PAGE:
The Legal Herald Logo
Legal Analysis By Attorneys
Breaking Legal News

Kansas City, MO - Bates County Employee, Kyle B. Mallatt, Charged With Sexual Assault

Kansas City, MO - Bates County Employee, Kyle B. Mallatt, Charged With Sexual Assault
Published: January 21, 2022
By: Darla Medina
Last Updated on January 21, 2022

County Worker Arrested For Sexual Assault

According to KSHB, a county employee was arrested for sexually assaulting someone while working for Bates County in Missouri. 

Bates County Sheriff Chad Anderson received a report that named a county worker involved in an alleged sexual assault. Anderson then requested an investigation be conducted by the Vernon County Sheriff's Office.

Following the investigation, 38-year-old Kyle B. Mallatt and 37-year-old Rachelle L. Mallatt were arrested. Kyle was charged with sodomy or attempted sodomy first degree and sodomy second degree. Rachelle was charged with tampering with a witness in a felony prosecution and hindering the prosecution of a felon. 

Reed Martens Personal Injury Lawyer In Missouri And Kansas(1)
Hi, I’m attorney Reed Martens. I’m a lawyer in Missouri and Kansas, and if you or a loved one were injured in an accident, I’d be happy to discuss your legal options in a free consultation.
(888) 997-3792

Lawsuits For Sexual Abuse by County Workers

Attorney contributor Reed Martens represents victims in civil lawsuits against sexual predators and negligent businesses. Reed has shared some thoughts regarding the legal rights of those sexually abused by a county employee.

"When you think of a county or state official, you usually would not expect that professional to violate your trust. Most county employees are trustworthy, but there have been instances where sexual predators gain employment within county agencies. These predators use their positions of trust to exploit their victims. Victims sexually abused by county employees should be aware of their legal rights."

"Filing a report will result in a criminal investigation and possible criminal charges against the perpetrator, but this may not be the only option for victims. Victims may have grounds for a lawsuit against a third party, such as their employer if they are found to have acted in negligence. A county agency has a legal duty to prevent abuse. This can be done by conducting background checks and properly reporting instances of misconduct. If they fail to implement safety standards, they may be held liable for abuse."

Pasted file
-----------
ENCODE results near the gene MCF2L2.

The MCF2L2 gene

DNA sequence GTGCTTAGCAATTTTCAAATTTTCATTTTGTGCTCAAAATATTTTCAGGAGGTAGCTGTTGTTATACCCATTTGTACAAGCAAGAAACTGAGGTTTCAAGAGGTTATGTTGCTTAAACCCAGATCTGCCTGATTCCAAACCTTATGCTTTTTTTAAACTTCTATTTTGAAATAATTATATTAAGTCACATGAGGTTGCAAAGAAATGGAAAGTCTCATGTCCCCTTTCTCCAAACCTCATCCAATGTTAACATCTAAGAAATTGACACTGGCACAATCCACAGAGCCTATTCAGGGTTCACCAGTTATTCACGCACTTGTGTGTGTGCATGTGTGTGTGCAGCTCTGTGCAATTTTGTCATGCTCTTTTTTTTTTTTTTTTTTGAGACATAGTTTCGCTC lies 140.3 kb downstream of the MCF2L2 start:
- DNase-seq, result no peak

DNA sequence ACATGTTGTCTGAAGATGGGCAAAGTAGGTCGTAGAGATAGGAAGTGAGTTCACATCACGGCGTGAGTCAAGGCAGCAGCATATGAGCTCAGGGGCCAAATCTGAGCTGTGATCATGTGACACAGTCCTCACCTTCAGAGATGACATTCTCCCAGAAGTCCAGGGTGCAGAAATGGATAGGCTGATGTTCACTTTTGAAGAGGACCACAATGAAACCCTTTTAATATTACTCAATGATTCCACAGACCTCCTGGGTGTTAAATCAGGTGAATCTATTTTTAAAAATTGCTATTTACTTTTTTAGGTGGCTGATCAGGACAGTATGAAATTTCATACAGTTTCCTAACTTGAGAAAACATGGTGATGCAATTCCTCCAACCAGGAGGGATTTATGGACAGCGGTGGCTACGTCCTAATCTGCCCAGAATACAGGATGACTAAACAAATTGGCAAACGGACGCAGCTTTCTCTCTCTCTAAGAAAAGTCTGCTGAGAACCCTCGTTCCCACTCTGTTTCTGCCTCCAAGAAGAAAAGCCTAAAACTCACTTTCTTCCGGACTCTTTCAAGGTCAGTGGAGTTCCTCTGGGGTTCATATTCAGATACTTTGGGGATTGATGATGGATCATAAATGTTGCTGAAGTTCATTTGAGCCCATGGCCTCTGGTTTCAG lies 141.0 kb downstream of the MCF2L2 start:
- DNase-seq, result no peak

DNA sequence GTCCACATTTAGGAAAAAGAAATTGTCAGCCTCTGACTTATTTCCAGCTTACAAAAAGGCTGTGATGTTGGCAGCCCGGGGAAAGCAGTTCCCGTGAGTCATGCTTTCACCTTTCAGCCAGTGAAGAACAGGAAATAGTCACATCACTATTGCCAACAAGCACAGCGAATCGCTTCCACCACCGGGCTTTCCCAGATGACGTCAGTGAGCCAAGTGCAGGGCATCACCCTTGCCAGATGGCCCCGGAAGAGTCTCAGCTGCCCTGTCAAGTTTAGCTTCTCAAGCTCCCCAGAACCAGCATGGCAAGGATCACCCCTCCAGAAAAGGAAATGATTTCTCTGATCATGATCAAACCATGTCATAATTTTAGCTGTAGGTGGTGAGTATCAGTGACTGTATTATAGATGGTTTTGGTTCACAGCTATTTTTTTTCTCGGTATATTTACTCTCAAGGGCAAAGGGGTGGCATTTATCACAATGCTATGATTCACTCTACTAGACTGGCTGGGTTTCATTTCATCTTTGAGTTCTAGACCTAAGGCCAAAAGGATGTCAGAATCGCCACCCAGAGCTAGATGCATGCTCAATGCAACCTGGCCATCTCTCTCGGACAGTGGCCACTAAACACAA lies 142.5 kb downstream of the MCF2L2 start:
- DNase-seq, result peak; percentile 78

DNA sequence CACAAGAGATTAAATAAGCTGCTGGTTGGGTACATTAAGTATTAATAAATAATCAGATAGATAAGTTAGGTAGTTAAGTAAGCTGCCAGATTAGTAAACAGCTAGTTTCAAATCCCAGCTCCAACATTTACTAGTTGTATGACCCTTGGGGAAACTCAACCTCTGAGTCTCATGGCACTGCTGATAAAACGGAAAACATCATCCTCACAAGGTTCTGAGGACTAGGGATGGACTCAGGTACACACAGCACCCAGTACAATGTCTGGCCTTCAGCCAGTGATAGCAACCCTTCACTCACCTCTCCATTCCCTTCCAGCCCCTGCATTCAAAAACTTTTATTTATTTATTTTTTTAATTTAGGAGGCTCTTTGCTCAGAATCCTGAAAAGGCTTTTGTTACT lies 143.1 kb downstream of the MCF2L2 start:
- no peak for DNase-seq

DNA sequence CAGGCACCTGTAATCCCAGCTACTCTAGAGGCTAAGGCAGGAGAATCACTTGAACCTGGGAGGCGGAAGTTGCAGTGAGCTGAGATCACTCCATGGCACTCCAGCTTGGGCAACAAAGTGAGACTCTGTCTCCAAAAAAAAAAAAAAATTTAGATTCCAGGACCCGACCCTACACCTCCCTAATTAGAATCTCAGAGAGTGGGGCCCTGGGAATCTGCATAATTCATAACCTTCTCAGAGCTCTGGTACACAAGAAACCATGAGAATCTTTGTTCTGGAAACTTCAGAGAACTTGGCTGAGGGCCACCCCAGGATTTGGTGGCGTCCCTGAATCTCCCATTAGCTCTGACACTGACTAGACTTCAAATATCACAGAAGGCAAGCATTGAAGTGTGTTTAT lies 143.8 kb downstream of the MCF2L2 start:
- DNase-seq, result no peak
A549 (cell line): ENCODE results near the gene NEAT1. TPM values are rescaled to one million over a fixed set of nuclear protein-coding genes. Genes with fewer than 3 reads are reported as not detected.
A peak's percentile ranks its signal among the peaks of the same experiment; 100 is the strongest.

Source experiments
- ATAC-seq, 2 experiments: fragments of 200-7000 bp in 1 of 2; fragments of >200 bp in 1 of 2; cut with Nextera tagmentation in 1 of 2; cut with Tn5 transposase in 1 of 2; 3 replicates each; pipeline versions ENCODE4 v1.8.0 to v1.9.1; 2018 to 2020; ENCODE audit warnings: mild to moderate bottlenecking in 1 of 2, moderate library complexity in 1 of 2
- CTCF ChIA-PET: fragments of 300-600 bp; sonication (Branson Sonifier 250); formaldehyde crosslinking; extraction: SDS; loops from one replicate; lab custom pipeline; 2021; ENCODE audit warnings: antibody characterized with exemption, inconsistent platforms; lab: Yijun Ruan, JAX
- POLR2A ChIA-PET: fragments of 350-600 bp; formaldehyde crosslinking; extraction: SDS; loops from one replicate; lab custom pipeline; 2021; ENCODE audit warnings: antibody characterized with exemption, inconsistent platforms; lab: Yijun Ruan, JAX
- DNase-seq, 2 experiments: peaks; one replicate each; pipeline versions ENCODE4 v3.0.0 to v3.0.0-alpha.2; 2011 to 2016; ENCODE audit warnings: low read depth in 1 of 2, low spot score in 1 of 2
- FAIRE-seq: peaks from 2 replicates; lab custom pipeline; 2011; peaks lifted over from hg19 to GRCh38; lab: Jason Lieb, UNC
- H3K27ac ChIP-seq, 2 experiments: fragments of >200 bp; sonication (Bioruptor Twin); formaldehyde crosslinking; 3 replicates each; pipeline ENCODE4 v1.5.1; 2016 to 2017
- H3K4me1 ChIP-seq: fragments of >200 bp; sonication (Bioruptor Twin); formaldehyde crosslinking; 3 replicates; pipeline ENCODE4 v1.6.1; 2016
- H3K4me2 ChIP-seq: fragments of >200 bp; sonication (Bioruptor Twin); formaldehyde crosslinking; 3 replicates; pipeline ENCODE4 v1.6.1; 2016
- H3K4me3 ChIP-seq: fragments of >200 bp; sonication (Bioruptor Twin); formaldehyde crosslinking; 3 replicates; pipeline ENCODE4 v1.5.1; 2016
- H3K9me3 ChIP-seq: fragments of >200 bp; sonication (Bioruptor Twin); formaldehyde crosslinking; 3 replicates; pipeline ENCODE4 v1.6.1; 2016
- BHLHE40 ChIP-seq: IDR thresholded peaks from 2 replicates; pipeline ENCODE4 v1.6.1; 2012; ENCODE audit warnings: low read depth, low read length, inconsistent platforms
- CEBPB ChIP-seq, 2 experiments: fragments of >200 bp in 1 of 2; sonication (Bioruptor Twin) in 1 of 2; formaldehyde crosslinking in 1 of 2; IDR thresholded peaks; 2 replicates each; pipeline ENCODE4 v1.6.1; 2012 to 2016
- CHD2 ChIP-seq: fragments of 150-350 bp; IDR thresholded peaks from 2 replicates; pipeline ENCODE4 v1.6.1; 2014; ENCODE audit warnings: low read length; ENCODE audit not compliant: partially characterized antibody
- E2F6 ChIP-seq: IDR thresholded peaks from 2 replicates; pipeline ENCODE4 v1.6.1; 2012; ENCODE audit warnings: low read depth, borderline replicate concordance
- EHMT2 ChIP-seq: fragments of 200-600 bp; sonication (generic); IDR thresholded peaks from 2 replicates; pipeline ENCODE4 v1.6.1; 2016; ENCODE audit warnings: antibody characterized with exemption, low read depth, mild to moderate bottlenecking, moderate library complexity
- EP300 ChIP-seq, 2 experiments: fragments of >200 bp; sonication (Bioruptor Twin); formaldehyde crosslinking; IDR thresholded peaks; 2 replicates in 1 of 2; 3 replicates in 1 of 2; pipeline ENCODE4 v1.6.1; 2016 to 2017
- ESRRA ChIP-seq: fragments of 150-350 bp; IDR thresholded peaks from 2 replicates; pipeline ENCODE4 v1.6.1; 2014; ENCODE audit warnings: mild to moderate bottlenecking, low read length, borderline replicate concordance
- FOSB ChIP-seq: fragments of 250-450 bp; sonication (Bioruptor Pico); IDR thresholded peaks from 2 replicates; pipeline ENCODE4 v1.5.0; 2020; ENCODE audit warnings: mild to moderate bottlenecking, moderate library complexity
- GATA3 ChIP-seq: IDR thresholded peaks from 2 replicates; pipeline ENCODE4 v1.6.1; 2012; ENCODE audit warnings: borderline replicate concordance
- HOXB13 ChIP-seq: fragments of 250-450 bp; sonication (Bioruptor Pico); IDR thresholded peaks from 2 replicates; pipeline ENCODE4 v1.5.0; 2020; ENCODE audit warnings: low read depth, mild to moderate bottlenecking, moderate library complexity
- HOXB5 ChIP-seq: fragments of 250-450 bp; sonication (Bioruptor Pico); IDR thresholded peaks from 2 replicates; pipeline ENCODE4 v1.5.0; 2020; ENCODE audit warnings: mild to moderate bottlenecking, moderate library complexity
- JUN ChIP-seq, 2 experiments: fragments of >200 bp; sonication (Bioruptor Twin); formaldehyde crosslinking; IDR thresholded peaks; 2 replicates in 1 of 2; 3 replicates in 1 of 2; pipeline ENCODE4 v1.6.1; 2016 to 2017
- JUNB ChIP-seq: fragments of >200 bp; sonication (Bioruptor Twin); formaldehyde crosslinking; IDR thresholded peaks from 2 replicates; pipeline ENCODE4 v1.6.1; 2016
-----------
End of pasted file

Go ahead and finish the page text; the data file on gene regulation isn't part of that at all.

"Victims of sexual assault are encouraged to learn more about their legal rights for filing a civil lawsuit by consulting with an experienced sexual abuse attorney. In some cases of third party neglect, they may even be entitled to compensation."



Got A Tip Or Questions 
About A Story?
Call Us!
The Legal Herald
About the Author
Darla Medina
About Darla Medina
Editor: Darla is a content writer with a focus on the legal field. She covers cases of sexual abuse, drunk driving, and preventable violent crime for the Legal Herald. Contact Darla: This article was fact checked prior to publishing by this author to ensure compliance with our rigorous editorial standards. We will only use authoritative sources. Our values compel us to provide only trustworthy information. If you find an error, please contact us.
Read some recent posts
Find A Local Lawyer

  • Details
  • Incident

Find A Local Lawyer

Want To Contribute Breaking News? 
Contact Us Today
Legal Herald
10355 Kensington Shore Dr. #102
Orlando, FL 32827
Call: (888) 997-3792
© 2020 The Legal Herald, a division of Eagle Peak Marketing, LLC. All rights reserved.

We would like our readers to know that the information in this story may be sourced from secondary sources and may therefore contain inaccuracies. We will correct them if and when they are brought to our attention or we discover them through our editing process. If you have any concerns about this post, please contact us immediately and we will rectify issues. DISCLAIMER: The material contained in this post is for general informational purposes. It is not intended to constitute or express legal or medical advice. Any laws referenced herein are substantially based on general legal principles and may not be applicable to your particular situation. Laws can often be different from one jurisdiction to the next. The Legal Herald is not a law firm. Law firms and lawyers from around the country may apply to become a sponsor or contributor to The Legal Herald.
SitemapMedia RoomDisclaimer / Terms Of Service & Privacy Policy